valuesAsId = anObject.collect( function(value) {
  return 'id_' + value;
});

// Get the first element greater than 3
// return 5
anObject.detect( function(value) {
  return value > 3;
});

// Find all elements greater than 3
// return [5,4]
anObject.findAll( function(value) {
  return value > 3;
});

// Find all elements matching a given pattern
// here we assume our initialization was anObject = new MyObject('jonathan', 'tron');

// return ['jonathan']
anObject.grep(/h/)

// return ['JONATHAN']
anObject.grep(/h/, function(value){
  return value.toUpperCase();
});

// Find if 3 is an element of our object
// return true
anObject.include(3);

// Get the sum of our elements + 10
// return 22
anObject.inject(10, function(sum, value) {
  return sum + value;
});

// Want to call a method on each elements ?
// return ["3","5","4"]
anObject.invoke('toString');

// Want to call a method on each elements but this time with params ?
// return ["11","101","100"]
anObject.invoke('toString', 2);

// Get the greatest element
// return 5
anObject.max();

// Get the smallest element
// return 3
anObject.min();

// Separate the elements in two groups :
// those matching a condition and those no matching it
// return [ [3], [5,4] ]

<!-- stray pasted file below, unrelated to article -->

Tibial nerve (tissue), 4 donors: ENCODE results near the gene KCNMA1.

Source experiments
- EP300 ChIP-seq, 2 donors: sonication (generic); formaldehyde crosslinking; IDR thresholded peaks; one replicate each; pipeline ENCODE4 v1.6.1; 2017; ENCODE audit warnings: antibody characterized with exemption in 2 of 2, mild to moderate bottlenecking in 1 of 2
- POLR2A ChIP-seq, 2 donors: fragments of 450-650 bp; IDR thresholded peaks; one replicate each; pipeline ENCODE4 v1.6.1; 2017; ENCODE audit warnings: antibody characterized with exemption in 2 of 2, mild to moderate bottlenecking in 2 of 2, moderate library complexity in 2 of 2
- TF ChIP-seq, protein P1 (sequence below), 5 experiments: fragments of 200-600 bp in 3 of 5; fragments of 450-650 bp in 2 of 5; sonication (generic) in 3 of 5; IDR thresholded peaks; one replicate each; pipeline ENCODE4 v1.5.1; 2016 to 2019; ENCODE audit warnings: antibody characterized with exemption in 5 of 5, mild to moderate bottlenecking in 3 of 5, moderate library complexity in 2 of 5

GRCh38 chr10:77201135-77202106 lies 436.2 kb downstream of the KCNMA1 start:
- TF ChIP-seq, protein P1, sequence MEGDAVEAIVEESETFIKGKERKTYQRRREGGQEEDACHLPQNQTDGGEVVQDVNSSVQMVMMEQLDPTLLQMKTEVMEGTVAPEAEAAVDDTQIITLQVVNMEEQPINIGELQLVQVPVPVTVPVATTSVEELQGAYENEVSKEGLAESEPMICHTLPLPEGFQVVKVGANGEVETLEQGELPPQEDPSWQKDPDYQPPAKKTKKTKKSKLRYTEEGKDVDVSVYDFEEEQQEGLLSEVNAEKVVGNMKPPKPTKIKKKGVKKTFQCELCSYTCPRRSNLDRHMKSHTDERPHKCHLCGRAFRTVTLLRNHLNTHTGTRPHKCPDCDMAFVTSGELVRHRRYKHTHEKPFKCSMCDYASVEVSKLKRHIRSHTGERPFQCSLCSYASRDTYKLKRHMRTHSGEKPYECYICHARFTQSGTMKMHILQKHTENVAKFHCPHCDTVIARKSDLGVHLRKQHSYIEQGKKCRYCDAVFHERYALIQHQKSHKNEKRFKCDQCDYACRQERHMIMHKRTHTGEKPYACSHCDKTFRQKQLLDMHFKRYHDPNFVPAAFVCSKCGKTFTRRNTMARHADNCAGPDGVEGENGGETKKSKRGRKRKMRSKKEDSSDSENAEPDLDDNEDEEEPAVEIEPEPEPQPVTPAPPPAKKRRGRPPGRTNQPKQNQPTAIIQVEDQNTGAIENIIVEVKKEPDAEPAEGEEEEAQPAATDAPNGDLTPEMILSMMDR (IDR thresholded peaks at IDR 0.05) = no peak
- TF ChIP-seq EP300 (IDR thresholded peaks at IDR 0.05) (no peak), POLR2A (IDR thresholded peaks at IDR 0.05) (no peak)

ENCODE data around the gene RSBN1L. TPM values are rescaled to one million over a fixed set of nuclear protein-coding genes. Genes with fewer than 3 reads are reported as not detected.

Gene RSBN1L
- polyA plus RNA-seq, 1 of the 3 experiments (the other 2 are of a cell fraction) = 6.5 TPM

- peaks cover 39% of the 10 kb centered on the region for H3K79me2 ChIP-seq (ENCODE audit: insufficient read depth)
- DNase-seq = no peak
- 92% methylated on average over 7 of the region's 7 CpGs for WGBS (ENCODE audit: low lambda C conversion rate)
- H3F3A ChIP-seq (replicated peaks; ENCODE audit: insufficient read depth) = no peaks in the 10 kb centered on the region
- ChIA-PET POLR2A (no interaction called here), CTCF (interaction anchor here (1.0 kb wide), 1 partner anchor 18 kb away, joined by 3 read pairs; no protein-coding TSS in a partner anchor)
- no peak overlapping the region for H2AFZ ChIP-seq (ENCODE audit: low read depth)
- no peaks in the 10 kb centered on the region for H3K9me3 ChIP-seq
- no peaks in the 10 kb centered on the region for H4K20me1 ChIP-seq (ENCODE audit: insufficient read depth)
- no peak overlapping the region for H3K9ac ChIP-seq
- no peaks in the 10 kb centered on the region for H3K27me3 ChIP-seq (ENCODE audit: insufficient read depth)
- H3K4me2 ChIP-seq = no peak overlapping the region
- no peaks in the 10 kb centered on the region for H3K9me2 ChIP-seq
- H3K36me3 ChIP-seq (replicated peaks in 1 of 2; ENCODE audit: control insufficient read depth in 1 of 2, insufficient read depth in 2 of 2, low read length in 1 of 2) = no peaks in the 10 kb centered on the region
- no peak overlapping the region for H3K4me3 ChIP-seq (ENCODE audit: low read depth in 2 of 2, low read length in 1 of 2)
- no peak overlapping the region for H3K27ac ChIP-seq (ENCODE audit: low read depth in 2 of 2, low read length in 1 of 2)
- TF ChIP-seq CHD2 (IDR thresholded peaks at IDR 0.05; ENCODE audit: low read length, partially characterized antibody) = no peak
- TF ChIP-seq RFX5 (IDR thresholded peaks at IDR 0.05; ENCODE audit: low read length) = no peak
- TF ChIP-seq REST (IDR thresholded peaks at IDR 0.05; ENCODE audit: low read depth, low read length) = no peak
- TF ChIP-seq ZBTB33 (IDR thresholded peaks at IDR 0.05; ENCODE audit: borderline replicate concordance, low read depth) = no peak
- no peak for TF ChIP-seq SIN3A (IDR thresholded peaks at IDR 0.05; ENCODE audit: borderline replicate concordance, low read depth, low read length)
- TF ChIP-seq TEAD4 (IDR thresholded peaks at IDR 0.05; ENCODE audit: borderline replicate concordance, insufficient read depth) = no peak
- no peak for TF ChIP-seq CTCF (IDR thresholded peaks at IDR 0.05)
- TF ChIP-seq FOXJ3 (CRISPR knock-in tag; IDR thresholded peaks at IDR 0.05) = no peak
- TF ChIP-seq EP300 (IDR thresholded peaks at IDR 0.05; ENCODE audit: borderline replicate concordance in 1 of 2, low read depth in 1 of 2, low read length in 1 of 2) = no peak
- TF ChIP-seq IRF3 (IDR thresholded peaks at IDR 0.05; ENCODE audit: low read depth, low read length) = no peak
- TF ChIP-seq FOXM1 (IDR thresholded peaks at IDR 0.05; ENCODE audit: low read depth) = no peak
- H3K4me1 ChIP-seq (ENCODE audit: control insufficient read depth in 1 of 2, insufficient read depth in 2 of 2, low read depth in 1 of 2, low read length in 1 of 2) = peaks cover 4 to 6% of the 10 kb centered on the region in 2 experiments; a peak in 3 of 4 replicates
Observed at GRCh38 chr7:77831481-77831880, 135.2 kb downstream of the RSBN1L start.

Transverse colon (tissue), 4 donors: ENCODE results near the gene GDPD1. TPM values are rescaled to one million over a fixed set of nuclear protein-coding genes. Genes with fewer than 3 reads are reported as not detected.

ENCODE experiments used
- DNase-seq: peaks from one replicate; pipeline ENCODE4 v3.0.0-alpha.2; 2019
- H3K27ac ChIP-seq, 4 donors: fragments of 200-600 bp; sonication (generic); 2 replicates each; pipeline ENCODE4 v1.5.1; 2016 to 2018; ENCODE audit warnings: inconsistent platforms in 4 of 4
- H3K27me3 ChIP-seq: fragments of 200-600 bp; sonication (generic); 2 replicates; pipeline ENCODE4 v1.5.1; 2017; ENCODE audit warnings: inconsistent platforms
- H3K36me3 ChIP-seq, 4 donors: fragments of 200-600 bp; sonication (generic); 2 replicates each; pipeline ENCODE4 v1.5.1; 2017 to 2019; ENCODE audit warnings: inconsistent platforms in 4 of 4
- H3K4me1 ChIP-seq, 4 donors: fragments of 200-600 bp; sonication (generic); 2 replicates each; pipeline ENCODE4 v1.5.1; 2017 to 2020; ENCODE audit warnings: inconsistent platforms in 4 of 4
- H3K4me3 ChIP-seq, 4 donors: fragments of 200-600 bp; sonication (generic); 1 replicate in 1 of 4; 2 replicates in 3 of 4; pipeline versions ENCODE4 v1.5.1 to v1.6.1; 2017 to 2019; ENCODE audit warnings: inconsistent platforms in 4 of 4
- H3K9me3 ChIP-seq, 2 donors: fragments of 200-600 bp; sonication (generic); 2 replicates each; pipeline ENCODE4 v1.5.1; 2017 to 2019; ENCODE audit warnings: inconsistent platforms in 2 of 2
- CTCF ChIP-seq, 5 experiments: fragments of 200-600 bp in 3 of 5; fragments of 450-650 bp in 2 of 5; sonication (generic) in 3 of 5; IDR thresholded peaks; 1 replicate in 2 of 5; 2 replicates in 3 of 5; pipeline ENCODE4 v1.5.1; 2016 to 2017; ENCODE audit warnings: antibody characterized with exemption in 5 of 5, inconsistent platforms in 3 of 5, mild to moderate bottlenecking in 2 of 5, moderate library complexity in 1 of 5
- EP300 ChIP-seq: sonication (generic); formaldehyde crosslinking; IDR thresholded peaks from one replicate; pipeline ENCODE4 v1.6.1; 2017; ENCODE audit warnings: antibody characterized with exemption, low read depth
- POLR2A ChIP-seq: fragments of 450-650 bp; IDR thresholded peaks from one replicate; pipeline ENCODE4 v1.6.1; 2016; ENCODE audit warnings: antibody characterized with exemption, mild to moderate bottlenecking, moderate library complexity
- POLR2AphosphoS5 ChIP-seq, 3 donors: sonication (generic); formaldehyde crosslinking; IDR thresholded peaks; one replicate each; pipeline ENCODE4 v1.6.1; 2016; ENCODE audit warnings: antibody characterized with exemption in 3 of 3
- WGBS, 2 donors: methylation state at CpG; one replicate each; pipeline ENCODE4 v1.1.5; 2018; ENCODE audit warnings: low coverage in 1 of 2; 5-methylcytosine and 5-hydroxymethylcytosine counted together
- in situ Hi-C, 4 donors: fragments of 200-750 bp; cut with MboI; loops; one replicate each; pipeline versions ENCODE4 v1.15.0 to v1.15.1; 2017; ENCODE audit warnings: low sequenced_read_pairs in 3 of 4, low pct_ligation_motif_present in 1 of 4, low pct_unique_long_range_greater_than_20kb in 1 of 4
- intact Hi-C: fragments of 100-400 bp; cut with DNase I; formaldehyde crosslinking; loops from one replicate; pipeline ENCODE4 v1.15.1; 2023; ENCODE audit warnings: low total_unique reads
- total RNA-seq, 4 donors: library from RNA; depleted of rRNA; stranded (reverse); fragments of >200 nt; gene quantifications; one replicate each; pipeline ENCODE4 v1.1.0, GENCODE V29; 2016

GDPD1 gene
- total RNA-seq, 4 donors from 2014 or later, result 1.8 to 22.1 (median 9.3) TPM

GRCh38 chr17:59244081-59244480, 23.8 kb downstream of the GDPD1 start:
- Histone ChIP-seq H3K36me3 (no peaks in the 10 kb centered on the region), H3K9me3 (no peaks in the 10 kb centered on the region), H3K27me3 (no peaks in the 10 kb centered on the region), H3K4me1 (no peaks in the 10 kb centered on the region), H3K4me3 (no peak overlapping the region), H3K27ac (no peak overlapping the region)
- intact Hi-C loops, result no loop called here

anObject.partition( function(value) {
  return value <= 3;
});

// Get an array of a particular properties of each element
// here we assume our initialization was :
// anObject = new MyObject( {firstname: 'jonathan', lastname: 'tron'}, 
//                          {firstname: 'sam', lastname: 'stephenson'});
// return ['jonathan','sam']                            
anObject.pluck('firstname');

// Return all element for whose the given function return true
// return [3]
anObject.reject(function(value) {
  return value != 3;
});

// Sort using the given compare function
// here we assume our initialization was :
// anObject = new MyObject( {firstname: 'jonathan', lastname: 'tron'}, 
//                          {firstname: 'sam', lastname: 'stephenson'});
// return [{firstname: 'sam', lastname: 'stephenson'},{firstname: 'jonathan', lastname: 'tron'}]
anObject.sortBy(function(value) {
  return value.lastname.toLowerCase();
});

// Get a new array of elements
// return [3,5,4]
anObject.toArray();

// And the last one, I did not have any need for it by now, but I can imagine it could be helpful when dealing with some sort of columns and rows
// here we assume our initialization was :
// anObject = new MyObject( [1, 2, 3] );
// return [ [1,4,7], [2,5,8], [3,6,9] ]
anObject.zip([4,5,6], [7,8,9]);

But there’s more, what if you want to enumerate but stop the enumeration at some point or skip an iteration ?

Prototype defines two objects for this : $break and $continue.

// Iterate over our values but break if value is 2
[1,2,3].each( function(value) {
  if ( value == 2 ) throw $break;
});

// Iterate over our values but skip to next element if value is 2
[1,2,3].each( function(value) {
  if ( value == 2 ) throw $continue;
});

Thu, 12 Oct 2006 14:45 Posted in

  1. By Thoms 01/02/2007 at 11h43


    great, horny, nice, I’ll use it. ;-)

Comment Prototype's Enumerable